In the modern world of business and networking there is so much conflicting advice about the giving out of business cards. Some say give them out to everyone you meet, whether they are the pizza delivery guy or the CEO of an international company. Others say to give them out more strategically, only to qualified leads or potential customers that you’ve already chatted to and connected with. When it comes to ordering new business cards, the number you need obviously depends on which of these strategies you follow. Some people will get through 1000 cards in a few months, others will make 500 cards last two years.

Here are some additional factors to consider when deciding how many business cards to order.

Do you like to update your branding often?

Often those in the creative and design fields like to create new twists and fresh visuals for their brand and their business cards. They get bored of giving out the same old card after six months or so. In this case guesstimate how many cards you will give out in that time period and order just that amount.

Are you likely to move in the next year or so?

A move may result in a new landline number even if you don’t print your physical address on your cards. There is nothing more unprofessional than crossed out numbers on otherwise beautifully printed business cards, so order a smaller run of perhaps 500 cards to last you until your move.

Are you expecting to attain new qualifications or accreditations in the next year?

If you are likely to want to add those accreditations to your card, then it will make sense only to order enough cards to last until that point.

Do you attend lots of networking events?

If you routinely give out lots of business cards at networking events, then you will get through 500 cards in no time. In this case a larger order of 1000 or more cards makes sense, so that you don’t have to keep re-ordering more.

Do you mostly work online?

If you mostly work and network online and give out only a few cards every now and then, even a small order of 500 cards might last you for years. In that case work smart with the contact info that you provide, so that it is less likely to go out of date. Leave off your physical address and landline and just give out email and web addresses and perhaps your business cellphone number. As long as your website is kept up to date with your contact info then your card will also remain current. Or find a printer who is happy to print short runs of cards and just order 200 at a time.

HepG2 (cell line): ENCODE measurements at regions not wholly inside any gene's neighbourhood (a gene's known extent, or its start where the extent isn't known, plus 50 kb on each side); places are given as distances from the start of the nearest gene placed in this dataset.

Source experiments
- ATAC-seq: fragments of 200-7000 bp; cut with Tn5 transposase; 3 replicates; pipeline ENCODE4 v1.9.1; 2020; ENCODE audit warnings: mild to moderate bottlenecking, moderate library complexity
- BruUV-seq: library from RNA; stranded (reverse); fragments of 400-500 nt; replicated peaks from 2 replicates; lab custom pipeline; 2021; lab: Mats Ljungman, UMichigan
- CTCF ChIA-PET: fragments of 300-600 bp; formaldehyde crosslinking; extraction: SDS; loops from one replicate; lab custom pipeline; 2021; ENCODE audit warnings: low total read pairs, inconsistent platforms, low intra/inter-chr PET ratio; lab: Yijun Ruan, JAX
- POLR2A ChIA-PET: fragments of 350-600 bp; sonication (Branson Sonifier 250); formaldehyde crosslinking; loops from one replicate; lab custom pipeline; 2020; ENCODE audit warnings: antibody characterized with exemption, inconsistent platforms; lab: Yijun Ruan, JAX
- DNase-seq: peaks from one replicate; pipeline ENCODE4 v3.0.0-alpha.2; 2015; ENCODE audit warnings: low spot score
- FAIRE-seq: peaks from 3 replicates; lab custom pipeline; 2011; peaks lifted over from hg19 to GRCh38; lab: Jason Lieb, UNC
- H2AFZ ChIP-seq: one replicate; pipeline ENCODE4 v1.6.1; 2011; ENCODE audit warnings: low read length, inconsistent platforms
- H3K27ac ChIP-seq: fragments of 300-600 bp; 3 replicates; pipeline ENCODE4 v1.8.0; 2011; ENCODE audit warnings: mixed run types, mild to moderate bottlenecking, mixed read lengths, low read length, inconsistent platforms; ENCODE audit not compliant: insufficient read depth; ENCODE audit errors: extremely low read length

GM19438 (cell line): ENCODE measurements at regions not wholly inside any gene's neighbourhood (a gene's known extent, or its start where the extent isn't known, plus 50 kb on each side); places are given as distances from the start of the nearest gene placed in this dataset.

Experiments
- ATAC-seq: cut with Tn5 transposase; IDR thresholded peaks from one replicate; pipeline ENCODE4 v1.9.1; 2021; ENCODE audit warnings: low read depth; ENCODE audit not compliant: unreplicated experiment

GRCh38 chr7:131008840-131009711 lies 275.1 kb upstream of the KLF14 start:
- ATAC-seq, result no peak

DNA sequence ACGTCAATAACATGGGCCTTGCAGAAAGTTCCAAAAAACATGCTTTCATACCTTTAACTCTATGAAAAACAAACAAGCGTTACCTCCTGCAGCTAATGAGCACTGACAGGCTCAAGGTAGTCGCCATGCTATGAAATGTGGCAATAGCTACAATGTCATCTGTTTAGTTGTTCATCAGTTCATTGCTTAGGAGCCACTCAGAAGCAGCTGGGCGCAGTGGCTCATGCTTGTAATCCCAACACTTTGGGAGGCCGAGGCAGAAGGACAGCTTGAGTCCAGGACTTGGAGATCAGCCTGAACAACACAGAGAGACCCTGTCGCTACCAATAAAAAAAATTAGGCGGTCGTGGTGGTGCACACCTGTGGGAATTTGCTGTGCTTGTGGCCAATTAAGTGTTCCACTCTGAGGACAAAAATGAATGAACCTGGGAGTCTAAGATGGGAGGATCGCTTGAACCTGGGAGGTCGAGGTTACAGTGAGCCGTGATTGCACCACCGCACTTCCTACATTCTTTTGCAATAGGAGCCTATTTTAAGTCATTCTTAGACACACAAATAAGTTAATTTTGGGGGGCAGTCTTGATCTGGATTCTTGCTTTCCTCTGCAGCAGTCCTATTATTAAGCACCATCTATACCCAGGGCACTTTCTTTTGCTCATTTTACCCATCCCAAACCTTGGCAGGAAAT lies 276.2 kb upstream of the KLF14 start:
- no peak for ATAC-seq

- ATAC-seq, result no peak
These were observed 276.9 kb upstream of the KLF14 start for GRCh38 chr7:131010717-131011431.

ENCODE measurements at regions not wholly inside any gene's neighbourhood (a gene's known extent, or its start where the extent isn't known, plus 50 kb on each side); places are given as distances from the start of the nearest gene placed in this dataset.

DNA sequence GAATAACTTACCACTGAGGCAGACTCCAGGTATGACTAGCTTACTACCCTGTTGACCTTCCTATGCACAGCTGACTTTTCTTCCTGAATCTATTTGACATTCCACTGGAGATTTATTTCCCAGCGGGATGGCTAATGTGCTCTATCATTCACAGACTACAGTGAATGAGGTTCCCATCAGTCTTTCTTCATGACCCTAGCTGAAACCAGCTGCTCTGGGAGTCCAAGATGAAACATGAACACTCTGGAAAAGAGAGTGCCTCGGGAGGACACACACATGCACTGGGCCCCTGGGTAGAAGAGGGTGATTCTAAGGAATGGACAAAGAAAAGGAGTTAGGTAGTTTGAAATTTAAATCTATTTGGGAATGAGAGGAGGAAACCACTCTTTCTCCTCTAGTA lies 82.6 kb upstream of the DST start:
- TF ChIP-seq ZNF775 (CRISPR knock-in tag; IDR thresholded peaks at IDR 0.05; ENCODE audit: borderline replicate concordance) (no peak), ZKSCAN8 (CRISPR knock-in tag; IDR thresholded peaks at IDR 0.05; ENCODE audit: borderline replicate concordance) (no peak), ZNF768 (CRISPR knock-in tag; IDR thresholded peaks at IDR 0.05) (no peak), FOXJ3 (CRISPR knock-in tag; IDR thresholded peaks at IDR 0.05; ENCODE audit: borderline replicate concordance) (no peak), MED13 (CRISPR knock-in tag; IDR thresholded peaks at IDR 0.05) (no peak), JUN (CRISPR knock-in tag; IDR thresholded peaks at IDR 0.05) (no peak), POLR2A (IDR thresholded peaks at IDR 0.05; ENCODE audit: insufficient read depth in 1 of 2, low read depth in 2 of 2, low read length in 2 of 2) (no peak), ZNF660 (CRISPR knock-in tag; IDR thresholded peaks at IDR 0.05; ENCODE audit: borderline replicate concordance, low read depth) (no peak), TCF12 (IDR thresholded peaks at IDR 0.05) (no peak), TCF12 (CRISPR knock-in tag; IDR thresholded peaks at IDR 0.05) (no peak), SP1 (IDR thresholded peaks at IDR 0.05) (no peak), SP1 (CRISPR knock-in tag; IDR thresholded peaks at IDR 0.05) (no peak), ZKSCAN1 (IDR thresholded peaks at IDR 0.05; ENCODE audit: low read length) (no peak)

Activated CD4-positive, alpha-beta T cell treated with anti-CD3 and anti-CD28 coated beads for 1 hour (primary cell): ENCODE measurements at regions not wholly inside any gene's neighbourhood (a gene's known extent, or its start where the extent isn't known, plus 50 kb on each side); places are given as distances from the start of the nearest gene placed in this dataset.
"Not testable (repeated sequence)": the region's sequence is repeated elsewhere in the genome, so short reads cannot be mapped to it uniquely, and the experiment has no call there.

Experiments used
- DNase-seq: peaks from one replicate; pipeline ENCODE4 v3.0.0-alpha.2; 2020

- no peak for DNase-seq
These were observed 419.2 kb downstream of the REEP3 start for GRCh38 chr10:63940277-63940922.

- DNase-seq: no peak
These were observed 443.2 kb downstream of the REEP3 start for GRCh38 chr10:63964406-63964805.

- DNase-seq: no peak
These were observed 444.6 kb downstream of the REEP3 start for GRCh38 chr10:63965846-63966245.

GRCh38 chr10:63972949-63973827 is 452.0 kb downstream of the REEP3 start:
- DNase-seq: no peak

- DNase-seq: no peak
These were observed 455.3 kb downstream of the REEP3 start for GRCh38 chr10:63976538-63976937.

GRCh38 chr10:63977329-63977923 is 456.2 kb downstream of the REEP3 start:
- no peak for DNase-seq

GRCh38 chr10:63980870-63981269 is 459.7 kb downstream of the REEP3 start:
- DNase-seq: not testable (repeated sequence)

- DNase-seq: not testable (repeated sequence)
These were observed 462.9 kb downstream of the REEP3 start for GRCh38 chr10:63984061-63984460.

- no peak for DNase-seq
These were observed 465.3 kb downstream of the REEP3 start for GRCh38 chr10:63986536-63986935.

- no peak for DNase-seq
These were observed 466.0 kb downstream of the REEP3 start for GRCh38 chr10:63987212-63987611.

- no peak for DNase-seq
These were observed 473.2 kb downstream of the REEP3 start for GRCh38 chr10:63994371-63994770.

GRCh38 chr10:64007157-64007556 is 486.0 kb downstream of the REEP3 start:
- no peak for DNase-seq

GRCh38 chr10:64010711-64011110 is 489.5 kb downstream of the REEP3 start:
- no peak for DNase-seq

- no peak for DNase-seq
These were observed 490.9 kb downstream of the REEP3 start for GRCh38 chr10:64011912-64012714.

As a general rule order enough cards to last you six months, or perhaps a year if you prefer not to keep tweaking your design.

How To Start A Concrete Polishing Business

Be it for floors or foundations, countertops or patios, the importance of cement cannot be undermined. This has become such an integral part of our homes and commercial buildings that people are now even growing increasingly interested in cement furniture. It is not incorrect to say that concrete will always be needed. There will also always be a need to keep it polished and looking its best. Since concrete has become so essential for our homes and structures, many new concrete polishing businesses are making their way into the market.

If you, too, are interested in starting a business, read on to find out what you should keep in mind. Research is crucial As with every business, the role of research cannot be undermined when you are trying to become an entrepreneur with your very own concrete polishing company. It is imperative to learn all about installing and polishing before you step into the market. For your own concrete polishing business, it is also extremely necessary for you to know the ins and outs of staining and grinding since these processes are related to this in many ways.

Research is crucial

Next, you should know which equipment and machines are necessary. Since decorative concrete gives the best results when polished and installed fresh, it is important for you to know which methods exist in the industry. Before you start your own concrete polishing business, you should have a clear picture about polishing and decorating existing concrete flooring and installing new flooring from scratch. The decorative process, too, must be studied at length before you start your own business.

Licensing

Once you have done an adequate amount of research on the processes involved in cement decoration and polished cement, it is essential for you to know the rules and regulations of your area before you start your own business. It is very likely that you might require licensing before you start your business. Whenever people need concrete to be polished, they often look for a contractor who is not only licensed and experienced but also bonded. This is important since installation is a complicated process.